As you slowly meander up the Whiteface Veterans Memorial Highway, you start to wonder about the plants around you. They’re so different and sparse up here on the high-elevation rocks. How do they survive? What makes them different from plants in the valleys?
Are there animals that live up here? How do they do it?
It’s sure nice here in the summer, but what’s it like in the winter?
It turns out you’re in luck: There are a whole series of exhibit signs that answer these questions and many more as you hike, drive, or cycle to the top of the fifth-highest peak in New York.
The Wild Center, a natural history museum based in nearby Tupper Lake, installed the exhibit in 2013 with help from a variety of local organizations. It’s the highest museum exhibit in the state, reaching 4,867 feet in the air at the peak of Whiteface.
The idea is to catch people where they’re experiencing nature — and where they might have questions about it — and tell them a story about it.
The exhibit consists of:
There are signs at some of the pull-offs along the 5-mile toll road on the way up the mountain, at the castle near the top, and around the observation tower at the top of the mountain. It’s not just on the mountain, though; there are also interpretive signs at the Whiteface Visitors Bureau in Wilmington, and on the bridge heading in to the ski center as well.
Because they knew that Whiteface is a harsh environment, the exhibit’s creators paid close attention to making the exhibit elements extra durable so they’ll last for many years despite the wind, cold, and snow. They’re made out of phenolic resin, an extremely durable material, and printed with a process that is both high quality and highly durable.
The exhibit deals with a wide variety of subject matter including how the mountain was formed, things you can see from the peak (sometimes you can see Montreal on a super clear day!), and the effects the brutal conditions have on the mountain and its flora and fauna.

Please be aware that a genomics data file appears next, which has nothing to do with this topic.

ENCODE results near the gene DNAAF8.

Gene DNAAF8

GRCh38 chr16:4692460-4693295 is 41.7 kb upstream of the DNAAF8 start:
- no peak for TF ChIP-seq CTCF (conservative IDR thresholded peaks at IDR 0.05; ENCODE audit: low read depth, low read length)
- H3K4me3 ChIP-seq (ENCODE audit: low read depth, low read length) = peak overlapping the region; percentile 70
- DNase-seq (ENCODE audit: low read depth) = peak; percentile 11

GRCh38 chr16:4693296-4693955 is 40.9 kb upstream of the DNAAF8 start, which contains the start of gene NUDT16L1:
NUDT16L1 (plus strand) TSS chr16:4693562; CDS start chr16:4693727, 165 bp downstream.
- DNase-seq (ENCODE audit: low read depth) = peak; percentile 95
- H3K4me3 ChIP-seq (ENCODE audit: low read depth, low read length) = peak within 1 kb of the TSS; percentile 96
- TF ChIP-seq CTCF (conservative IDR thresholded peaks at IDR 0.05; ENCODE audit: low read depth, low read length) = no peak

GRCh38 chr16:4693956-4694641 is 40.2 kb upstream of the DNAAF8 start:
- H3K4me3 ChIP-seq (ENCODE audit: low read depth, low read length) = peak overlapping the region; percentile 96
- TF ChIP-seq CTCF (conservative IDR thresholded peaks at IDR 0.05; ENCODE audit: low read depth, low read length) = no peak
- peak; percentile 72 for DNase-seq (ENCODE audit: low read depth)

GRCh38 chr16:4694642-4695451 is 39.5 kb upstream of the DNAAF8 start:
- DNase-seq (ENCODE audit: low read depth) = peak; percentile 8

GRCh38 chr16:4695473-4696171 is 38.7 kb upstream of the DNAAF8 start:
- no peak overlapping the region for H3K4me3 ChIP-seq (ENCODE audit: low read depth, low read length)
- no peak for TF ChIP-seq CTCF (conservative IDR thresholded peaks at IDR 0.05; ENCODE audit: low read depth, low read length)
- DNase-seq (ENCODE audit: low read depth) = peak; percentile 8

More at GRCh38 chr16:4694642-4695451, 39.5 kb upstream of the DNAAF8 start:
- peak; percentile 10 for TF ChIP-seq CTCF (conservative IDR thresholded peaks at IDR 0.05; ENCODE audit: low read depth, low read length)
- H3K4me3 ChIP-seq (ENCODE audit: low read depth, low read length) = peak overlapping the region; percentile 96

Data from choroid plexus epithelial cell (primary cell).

Whiteface is the tallest mountain in New York that’s accessible to people with handicaps. The toll road allows vehicles to drive up to close to the top, then there’s a 426-foot-long tunnel dug into the middle of the mountain, and an elevator that carries passengers from there 276 feet up to the Round House and weather station at the tippy top of the peak. It had to be handicap accessible, because it was originally dedicated by the wheelchair-bound Gov. Franklin D. Roosevelt in 1929, then Roosevelt returned as president in 1936 for the highway’s opening.
The scenic drive up the mountain is absolutely gorgeous with many, many breathtaking views, and it’s popular for people on both cars and motorcycles. And it’s a popular uphill cycle for those who are into that kind of thing (ie. not me).
There’s also a hiking path from the castle to the top of the mountain, and there are various other places hikers can get on the path along the way up, too.
The exhibit is open to the public, though various parts include a cost of admission: Tickets are required on the Whiteface Veterans Memorial Highway, a five-mile ascent to the peak, and a fee is charged for gondola rides.
The highway is open from 8:45 a.m. to 5:30 p.m. daily from June 17 to October 10. Until June 13, it’s only open Friday to Monday.
The Wild Center also keeps a page on its website where the curious can learn more about the harsh environment of Whiteface https://wildcenter.org/dig-in/island-in-the-sky . You can head there to learn about conserving habitat for the Bicknell’s thrush, a bird that only lives in high-elevation Alpine environments like Whiteface, where the mountain got its name, and see videos comparing native animals to Olympic athletes.
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